Taste of Lombok life

from Wingham Chronicle, 21 Feb, 2012.. Original at http://www.winghamchronicle.com.au/news/local/news/general/taste-of-lombok-life/2462570.aspx

WINGHAM High School teacher, Jim Rourke, has experienced life in Indonesia after staying on the island of Lombok for the month of January as part of a language scholarship.

Jim travelled to Lombok on December 31 for a three week intensive language course run by the University of Mataram in conjunction with the University of New England, where he is studying by correspondence.

The trip was funded by an Asian Language Training Scholarship, which is a component of the NSW strategic plan to implement the National Asian Languages and Studies in Schools Program (NALSSP). The NALSSP seeks to increase opportunities for school students to become familiar with the languages and cultures of Australia’s Asian neighbours.

Jim attended university five days a week as an accredited part of his course. After class he visited local schools and orphanages. He is in the initial stage of establishing a sister school relationship between Wingham High School and a senior high school in Mataram, the capital of Lombok. He also began learning Anklung, a traditional Indonesian musical instrument made of bamboo.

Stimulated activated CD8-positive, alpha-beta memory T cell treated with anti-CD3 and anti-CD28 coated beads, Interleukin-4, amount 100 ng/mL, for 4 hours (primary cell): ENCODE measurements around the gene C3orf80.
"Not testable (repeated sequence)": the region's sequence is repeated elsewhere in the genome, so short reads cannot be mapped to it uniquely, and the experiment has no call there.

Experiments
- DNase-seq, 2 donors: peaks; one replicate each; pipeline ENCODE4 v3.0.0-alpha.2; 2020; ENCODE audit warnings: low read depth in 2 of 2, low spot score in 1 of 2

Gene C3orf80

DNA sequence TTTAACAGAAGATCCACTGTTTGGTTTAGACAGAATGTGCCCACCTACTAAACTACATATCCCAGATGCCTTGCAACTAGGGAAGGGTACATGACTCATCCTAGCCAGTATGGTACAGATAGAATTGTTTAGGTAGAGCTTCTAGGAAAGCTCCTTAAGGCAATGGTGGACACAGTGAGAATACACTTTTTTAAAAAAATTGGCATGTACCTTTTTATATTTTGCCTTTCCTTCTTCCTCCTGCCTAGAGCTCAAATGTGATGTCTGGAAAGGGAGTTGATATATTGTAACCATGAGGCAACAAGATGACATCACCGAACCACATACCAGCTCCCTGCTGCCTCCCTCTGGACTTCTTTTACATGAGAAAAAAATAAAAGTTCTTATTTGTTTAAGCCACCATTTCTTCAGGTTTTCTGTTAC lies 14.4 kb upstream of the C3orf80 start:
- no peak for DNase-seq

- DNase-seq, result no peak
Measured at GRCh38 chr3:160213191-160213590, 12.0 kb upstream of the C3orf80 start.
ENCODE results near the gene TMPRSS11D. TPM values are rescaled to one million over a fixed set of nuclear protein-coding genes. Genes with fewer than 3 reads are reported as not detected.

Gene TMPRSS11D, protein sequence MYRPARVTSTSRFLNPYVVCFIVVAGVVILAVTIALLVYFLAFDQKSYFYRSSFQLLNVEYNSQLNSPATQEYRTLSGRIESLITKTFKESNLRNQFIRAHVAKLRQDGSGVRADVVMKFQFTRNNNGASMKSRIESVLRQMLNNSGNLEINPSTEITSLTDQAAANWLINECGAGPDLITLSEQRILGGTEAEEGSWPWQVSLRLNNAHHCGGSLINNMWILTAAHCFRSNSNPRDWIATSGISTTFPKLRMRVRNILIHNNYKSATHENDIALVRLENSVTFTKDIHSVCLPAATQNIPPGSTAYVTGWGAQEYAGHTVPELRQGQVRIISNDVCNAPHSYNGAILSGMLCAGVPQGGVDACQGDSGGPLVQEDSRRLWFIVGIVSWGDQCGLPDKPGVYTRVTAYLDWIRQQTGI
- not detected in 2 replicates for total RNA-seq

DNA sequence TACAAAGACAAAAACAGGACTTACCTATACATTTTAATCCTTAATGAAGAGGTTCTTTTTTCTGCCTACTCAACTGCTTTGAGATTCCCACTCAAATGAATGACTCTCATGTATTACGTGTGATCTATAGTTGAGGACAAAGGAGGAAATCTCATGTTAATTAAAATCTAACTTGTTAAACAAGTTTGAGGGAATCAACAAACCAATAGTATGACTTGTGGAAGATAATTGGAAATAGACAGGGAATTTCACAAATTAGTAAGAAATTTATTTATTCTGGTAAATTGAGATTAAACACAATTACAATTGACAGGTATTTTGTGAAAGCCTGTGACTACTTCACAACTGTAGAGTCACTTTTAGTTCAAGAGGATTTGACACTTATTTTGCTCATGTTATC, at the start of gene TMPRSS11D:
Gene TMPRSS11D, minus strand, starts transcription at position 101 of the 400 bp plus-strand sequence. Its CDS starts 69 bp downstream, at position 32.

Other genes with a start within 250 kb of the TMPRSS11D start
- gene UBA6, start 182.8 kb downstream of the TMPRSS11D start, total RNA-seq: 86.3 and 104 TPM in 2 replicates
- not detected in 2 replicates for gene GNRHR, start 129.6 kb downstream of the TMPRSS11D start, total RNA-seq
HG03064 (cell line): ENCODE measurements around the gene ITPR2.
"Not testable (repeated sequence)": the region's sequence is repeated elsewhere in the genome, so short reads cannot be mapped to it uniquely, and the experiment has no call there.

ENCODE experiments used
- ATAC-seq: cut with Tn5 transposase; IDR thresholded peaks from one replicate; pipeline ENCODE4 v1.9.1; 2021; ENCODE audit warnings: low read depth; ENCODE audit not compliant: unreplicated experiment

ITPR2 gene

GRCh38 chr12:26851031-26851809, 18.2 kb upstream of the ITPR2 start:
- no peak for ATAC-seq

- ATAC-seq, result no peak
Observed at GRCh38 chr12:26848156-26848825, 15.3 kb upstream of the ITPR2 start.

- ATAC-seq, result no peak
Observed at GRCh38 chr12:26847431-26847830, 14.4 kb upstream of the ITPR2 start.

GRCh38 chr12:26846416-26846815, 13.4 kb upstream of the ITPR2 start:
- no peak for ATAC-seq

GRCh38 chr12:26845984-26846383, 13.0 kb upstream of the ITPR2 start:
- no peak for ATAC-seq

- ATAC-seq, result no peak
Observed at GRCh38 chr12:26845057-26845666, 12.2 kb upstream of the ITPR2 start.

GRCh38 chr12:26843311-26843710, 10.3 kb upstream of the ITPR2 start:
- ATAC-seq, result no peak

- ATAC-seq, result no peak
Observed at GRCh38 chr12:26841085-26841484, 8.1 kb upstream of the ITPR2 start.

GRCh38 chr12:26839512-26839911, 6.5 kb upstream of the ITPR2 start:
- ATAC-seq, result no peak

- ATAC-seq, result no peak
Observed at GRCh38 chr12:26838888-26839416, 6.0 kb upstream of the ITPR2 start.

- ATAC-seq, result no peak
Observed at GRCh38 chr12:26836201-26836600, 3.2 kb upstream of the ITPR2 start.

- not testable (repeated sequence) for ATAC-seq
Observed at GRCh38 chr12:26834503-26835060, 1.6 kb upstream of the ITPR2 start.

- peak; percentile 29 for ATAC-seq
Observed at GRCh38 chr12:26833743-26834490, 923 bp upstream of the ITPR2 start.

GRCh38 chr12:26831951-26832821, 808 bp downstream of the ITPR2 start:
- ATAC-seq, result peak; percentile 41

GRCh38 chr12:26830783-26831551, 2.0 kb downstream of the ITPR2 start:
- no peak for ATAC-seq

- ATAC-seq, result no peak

The majority of Lombok’s population is Muslim and one of the features of life was hearing the call to prayer ringing from the surrounding mosques, five times a day starting at 4.30 each morning.

“At sunset I would go onto the roof of the house where I was living, and listen to the beautiful sound of the Muezzins’ calls,” Jim said.

Jim commented on how friendly the locals were.

“It was fantastic to learn what friendly, warm-hearted people they were. Just walking down the street people would ask you to sit down and chat with them,” he said.

A highlight was visiting a magnificent waterfall at the base of Mount Rinjani, Indonesia’s second largest peak and an active volcano.

Jim lived with the family of the deputy governor of Lombok, along with another Australian couple.

He explained that he went with limited knowledge of the language and culture and by the end of his stay, he was confidently chatting to locals.

“As a teacher, it was an invaluable experience. I will now be able to convey so much about this amazing language and culture to my students.”

Return to Indonesian Studies Newsletter Issue 64                             Return to Lombok program website